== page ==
Martha, Josie and the Chinese Elvis – Park Theatre, London

Writer: Charlotte Jones

Director: Robert Wolstenholme

Reviewer: Richard Maguire

Written in 1998, Martha, Josie and the Chinese Elvis makes its London debut in the Park Theatre, but a lot has happened since 1998, and now Charlotte Jones’s Bolton comedy seems a little worse for wear. Jokes about OCD, sex work and men dressing up in women’s clothes make for uncomfortable laughs in 2019.

However, these laughs aren’t entirely gratuitous, and all Jones’s characters are exceedingly likeable people. First, we have Irish cleaner Martha who counts to five constantly to ward off evil or the unpredictable. And then there’s 40-year-old Josie, a dominatrix who can no longer be ‘chuffed’ to spank her clients. One of them, Lionel, likes to wear a French maid’s dress while being humiliated on his knees. Add Brenda-Marie, who has mild learning difficulties and whose ambition is to be an Olympic ice dancer, and Vietnamese Timothy, a Chinese Elvis impersonator, and then we have our improbable cast.

The majority of the play is centred on a party that Lionel (Andrew P Stephen) throws for his mistress, and there is more than one unexpected guest. The humour is broad, but thankfully the acting is more subtle, especially that of Charlie Bence, who plays the eager and kind-hearted Brenda-Marie. Matt Lim also gives a nice performance as Elvis, awkward and delightfully amateur. As Martha, Sioned Jones tries her best, but her journey from spinster to bobby dazzler in the space of an evening is hard to swallow. Josie is solidly played by Kellie Batchelor, despite the fact that her character has nowhere to go.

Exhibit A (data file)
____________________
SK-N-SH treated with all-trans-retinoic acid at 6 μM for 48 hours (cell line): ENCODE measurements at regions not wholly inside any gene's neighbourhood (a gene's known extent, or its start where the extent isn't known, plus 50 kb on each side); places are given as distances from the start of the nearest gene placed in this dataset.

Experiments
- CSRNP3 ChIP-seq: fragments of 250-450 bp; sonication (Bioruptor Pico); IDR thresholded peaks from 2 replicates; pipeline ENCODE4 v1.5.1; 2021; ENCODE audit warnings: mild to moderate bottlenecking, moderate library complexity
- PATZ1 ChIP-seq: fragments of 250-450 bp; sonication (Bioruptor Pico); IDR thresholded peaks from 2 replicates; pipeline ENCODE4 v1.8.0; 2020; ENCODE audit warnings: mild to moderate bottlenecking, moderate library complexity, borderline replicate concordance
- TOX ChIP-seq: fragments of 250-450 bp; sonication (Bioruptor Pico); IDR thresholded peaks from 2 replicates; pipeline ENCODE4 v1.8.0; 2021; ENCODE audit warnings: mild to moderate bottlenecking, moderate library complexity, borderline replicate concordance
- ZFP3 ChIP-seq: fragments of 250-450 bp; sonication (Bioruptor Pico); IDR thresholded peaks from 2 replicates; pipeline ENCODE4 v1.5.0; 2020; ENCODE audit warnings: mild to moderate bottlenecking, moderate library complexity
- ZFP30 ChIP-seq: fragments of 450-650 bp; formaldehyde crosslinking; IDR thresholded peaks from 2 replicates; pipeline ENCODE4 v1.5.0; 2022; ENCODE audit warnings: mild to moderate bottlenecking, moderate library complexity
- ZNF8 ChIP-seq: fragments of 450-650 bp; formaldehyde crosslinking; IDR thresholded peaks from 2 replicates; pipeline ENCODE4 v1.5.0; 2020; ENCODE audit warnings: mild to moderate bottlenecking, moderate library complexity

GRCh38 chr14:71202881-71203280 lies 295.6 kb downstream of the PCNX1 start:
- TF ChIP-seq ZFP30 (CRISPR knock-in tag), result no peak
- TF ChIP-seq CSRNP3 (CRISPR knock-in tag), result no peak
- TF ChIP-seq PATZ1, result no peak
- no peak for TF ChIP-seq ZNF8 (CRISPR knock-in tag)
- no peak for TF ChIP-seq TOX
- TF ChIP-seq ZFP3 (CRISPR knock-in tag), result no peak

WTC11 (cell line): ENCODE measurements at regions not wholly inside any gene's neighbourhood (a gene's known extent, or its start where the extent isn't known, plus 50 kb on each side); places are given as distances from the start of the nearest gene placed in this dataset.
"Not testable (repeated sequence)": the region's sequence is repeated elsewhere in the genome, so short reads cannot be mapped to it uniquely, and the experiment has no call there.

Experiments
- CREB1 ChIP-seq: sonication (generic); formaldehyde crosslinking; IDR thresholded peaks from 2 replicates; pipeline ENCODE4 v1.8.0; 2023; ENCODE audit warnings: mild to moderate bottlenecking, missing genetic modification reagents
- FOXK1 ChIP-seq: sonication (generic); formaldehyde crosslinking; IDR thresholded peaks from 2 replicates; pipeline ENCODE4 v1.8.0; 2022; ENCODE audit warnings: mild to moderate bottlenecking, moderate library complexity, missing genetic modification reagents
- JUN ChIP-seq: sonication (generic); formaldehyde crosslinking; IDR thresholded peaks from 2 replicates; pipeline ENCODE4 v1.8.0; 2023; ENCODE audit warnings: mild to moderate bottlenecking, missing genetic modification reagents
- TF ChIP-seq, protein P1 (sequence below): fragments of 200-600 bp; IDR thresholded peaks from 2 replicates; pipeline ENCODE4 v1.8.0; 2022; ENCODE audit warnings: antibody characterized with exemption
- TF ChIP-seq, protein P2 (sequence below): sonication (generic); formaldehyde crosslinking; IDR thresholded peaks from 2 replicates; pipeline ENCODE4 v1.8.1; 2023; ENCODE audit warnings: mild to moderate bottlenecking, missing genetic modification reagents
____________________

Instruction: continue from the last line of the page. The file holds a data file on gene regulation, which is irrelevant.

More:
Although there’s a sitcom quality to the production, the last five minutes of the play are thrillingly inventive, and it’s a shame that director Robert Wolstenholme hasn’t created more moments like these. There are also a few problems with sightlines, too, with one corner of the audience completely missing out on Elvis’s facial features as he sings for the first time. Hopefully, this can be rethought for future performances, but there’s nothing wrong with his outfits, designed by Amy Mitchell, who also designs the simple set.

Martha, Josie and the Chinese Elvis is billed as an alternative Christmas show, but apart from the occasional references to sex, and these are mostly harmless anyway, the play’s themes are forgiveness and hope, traditionally presented at Christmas, and hardly alternative. It seems an odd choice for The Park Theatre to revive, but, in the end, it does have a certain charm.

Runs until 4 January 2020 

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